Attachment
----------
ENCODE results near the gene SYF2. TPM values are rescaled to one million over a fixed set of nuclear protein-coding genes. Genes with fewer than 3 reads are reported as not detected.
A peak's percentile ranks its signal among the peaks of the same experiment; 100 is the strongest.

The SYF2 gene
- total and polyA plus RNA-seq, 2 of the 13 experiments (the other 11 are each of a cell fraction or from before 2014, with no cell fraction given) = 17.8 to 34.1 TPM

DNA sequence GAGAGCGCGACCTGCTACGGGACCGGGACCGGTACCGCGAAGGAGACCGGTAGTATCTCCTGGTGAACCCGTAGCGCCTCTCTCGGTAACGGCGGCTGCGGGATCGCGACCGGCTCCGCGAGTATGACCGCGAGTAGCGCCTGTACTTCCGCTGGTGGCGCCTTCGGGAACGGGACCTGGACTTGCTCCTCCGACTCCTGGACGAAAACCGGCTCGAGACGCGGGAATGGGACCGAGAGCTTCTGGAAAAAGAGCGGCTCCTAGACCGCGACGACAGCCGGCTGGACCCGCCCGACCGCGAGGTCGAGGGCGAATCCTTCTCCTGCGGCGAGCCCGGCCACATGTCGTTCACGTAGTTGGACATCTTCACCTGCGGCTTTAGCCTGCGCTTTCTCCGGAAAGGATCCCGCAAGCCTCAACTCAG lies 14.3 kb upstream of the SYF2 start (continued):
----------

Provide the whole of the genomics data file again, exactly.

ENCODE results near the gene SYF2. TPM values are rescaled to one million over a fixed set of nuclear protein-coding genes. Genes with fewer than 3 reads are reported as not detected.
A peak's percentile ranks its signal among the peaks of the same experiment; 100 is the strongest.

The SYF2 gene
- total and polyA plus RNA-seq, 2 of the 13 experiments (the other 11 are each of a cell fraction or from before 2014, with no cell fraction given) = 17.8 to 34.1 TPM

DNA sequence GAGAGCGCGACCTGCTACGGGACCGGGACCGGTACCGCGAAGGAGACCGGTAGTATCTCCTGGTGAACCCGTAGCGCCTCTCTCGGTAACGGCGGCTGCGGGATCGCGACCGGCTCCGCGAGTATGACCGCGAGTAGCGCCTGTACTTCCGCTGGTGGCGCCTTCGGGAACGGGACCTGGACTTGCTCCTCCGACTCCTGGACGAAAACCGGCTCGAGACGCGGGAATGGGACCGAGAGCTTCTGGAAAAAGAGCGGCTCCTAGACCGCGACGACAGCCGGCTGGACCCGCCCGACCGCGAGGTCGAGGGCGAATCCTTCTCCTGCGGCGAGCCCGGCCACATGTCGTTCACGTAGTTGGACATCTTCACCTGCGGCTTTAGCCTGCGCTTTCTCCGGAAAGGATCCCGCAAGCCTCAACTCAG lies 14.3 kb upstream of the SYF2 start (continued):